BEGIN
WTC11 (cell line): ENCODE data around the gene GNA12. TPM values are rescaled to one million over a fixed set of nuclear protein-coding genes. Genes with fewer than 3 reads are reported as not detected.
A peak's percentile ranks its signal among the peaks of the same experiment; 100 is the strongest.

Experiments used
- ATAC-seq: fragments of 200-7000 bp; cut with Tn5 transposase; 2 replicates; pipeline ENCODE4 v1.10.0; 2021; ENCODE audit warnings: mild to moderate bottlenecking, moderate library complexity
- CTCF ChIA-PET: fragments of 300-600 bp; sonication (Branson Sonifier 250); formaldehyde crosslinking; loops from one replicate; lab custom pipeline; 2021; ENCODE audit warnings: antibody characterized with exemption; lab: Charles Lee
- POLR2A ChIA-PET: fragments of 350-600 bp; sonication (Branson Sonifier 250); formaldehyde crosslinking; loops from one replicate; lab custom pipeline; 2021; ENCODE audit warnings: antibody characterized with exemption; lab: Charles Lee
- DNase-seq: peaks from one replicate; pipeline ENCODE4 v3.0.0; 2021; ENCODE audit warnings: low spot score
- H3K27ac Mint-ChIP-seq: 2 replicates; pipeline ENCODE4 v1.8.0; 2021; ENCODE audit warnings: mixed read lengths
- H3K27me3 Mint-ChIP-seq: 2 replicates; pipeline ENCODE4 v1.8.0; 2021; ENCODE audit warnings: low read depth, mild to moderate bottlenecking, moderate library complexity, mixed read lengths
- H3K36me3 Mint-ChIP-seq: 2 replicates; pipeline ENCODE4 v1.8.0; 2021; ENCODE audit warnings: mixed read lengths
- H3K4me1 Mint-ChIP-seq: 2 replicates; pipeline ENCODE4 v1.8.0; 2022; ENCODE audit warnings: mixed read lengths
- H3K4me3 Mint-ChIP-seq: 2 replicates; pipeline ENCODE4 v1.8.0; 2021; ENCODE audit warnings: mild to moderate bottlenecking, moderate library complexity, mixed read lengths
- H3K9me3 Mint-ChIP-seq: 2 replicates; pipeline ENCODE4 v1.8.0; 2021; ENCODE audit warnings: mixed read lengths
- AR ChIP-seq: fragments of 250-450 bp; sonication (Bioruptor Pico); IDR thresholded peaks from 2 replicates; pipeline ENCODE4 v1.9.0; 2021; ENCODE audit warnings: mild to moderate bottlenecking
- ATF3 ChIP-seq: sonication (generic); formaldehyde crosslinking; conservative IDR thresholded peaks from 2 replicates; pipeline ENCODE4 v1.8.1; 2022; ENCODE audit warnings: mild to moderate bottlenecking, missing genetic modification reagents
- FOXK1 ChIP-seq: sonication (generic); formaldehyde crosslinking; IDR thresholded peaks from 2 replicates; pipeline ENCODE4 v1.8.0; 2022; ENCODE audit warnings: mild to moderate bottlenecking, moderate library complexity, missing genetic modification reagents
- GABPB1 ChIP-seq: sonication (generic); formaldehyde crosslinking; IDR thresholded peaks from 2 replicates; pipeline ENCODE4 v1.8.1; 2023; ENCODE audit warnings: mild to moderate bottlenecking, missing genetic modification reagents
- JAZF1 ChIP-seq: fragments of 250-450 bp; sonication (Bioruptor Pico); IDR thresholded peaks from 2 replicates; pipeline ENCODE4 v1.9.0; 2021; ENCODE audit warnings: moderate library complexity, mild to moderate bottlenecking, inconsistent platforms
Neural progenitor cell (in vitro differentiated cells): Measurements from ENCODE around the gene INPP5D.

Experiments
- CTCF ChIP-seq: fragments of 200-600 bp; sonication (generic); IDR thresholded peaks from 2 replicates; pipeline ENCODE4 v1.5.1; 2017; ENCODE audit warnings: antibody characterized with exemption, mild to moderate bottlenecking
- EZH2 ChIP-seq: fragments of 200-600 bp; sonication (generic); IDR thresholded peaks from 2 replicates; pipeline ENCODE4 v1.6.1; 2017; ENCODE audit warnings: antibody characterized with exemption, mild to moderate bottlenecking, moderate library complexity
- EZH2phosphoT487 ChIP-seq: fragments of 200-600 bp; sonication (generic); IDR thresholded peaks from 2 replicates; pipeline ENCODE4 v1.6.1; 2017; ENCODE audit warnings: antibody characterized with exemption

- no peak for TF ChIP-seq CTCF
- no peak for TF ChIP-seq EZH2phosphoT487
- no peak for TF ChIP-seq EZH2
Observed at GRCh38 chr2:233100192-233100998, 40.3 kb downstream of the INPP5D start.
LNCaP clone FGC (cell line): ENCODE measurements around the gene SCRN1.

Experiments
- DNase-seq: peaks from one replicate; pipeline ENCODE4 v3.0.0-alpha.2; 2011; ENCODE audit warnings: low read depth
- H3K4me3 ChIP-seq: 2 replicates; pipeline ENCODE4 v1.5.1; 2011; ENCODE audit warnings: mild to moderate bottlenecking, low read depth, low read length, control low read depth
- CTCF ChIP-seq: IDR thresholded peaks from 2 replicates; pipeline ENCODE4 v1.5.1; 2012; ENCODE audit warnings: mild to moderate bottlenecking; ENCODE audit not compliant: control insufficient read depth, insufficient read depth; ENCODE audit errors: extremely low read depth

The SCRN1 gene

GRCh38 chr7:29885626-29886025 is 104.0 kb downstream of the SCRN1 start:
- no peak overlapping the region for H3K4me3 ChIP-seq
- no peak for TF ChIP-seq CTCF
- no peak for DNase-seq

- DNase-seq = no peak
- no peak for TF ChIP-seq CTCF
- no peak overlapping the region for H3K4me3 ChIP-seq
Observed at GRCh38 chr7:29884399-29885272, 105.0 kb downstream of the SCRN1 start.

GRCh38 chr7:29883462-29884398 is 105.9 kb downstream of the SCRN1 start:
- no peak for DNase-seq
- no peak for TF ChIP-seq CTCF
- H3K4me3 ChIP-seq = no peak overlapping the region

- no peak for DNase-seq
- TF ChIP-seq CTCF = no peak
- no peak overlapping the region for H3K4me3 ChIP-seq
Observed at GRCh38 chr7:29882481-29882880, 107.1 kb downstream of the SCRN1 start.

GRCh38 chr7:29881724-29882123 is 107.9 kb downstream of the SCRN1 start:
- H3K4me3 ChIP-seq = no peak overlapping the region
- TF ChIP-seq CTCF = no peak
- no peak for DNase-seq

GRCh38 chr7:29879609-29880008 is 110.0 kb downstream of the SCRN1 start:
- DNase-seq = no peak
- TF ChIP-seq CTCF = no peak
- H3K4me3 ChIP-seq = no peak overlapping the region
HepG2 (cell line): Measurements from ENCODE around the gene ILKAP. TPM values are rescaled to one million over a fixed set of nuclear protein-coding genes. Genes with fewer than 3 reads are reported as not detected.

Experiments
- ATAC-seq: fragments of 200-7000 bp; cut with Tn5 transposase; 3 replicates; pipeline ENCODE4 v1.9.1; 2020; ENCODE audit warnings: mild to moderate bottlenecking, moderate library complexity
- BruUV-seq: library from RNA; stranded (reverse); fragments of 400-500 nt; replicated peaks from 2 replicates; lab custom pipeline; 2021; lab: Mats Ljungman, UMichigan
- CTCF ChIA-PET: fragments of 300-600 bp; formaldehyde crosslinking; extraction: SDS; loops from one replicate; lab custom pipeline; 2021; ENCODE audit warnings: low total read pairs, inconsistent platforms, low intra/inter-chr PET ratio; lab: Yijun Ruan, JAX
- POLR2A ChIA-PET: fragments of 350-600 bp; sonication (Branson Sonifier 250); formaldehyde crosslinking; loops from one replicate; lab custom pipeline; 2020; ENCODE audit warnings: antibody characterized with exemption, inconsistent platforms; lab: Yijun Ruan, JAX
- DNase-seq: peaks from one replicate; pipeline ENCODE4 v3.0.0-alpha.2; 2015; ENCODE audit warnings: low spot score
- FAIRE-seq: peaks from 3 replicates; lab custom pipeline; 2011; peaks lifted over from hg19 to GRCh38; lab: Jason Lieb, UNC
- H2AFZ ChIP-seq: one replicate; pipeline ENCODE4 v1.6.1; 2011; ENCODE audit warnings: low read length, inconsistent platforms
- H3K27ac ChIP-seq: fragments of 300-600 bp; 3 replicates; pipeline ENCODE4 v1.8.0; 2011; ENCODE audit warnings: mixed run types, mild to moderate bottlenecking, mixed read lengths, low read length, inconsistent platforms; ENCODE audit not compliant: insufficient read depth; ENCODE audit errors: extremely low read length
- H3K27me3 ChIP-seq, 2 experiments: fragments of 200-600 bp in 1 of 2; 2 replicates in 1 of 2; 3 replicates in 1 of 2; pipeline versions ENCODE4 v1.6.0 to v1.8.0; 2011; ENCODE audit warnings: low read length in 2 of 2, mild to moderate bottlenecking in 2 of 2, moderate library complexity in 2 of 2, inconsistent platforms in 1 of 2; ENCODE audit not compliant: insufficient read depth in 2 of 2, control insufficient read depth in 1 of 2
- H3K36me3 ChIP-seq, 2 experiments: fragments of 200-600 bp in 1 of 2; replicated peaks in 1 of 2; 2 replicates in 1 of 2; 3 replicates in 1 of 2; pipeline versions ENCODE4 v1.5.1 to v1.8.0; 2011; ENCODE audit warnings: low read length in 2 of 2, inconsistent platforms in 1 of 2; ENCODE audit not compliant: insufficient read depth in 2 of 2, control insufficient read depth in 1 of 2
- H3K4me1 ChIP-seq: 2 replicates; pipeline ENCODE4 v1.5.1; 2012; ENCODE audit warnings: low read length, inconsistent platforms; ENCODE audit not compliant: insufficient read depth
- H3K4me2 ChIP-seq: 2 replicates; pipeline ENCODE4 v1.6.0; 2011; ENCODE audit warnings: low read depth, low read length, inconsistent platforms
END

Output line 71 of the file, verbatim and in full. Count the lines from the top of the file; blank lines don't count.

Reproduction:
- H3K4me2 ChIP-seq: 2 replicates; pipeline ENCODE4 v1.6.0; 2011; ENCODE audit warnings: low read depth, low read length, inconsistent platforms